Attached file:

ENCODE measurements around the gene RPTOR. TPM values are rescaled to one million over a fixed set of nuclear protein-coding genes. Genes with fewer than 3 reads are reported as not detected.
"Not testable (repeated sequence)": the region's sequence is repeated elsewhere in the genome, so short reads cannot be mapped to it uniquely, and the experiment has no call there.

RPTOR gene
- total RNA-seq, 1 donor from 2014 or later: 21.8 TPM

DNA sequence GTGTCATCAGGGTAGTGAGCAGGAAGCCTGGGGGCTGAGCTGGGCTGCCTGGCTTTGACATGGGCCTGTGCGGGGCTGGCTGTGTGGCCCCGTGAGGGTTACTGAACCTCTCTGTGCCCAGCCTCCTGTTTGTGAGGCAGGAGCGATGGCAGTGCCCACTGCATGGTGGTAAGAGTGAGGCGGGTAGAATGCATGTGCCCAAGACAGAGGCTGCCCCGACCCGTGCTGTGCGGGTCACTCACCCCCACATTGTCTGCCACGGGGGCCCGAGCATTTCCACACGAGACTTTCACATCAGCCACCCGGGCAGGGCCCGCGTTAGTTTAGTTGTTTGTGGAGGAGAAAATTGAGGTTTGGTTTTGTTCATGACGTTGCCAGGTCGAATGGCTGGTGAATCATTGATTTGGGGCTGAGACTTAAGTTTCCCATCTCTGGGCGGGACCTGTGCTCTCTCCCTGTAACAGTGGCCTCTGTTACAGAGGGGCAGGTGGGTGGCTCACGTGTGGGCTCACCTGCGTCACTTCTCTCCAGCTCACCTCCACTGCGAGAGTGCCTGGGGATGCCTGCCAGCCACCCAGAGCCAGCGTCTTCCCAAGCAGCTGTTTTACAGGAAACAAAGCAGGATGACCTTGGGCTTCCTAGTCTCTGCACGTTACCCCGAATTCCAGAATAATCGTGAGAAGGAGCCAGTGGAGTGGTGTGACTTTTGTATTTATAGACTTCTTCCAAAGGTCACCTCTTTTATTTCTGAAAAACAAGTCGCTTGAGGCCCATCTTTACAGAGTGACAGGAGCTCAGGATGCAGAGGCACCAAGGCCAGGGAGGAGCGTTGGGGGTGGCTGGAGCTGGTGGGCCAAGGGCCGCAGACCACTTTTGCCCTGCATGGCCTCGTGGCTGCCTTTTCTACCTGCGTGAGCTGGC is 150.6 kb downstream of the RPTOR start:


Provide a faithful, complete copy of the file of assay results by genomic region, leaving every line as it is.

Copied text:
ENCODE measurements around the gene RPTOR. TPM values are rescaled to one million over a fixed set of nuclear protein-coding genes. Genes with fewer than 3 reads are reported as not detected.
"Not testable (repeated sequence)": the region's sequence is repeated elsewhere in the genome, so short reads cannot be mapped to it uniquely, and the experiment has no call there.

RPTOR gene
- total RNA-seq, 1 donor from 2014 or later: 21.8 TPM

DNA sequence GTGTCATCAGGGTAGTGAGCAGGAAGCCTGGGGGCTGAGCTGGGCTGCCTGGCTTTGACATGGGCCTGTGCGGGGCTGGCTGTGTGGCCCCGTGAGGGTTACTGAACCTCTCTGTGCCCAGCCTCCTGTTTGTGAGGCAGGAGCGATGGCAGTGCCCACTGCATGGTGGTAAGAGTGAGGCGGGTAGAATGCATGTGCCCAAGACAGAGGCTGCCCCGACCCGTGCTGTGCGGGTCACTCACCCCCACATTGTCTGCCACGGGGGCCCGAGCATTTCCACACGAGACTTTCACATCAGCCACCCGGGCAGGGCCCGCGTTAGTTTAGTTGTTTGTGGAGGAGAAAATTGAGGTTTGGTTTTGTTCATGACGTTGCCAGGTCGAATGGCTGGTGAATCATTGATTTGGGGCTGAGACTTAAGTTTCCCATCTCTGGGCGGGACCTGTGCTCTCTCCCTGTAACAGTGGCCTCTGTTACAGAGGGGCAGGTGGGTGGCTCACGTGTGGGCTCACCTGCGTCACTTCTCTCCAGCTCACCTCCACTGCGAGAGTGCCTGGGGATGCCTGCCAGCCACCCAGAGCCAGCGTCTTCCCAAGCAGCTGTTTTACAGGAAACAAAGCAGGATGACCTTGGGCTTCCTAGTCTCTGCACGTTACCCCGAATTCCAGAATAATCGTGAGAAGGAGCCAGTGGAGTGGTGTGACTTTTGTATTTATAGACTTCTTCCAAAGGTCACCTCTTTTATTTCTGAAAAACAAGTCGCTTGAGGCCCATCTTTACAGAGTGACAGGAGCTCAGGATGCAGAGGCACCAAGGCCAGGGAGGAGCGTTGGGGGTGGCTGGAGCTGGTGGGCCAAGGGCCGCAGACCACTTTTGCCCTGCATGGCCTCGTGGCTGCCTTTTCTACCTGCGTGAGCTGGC is 150.6 kb downstream of the RPTOR start: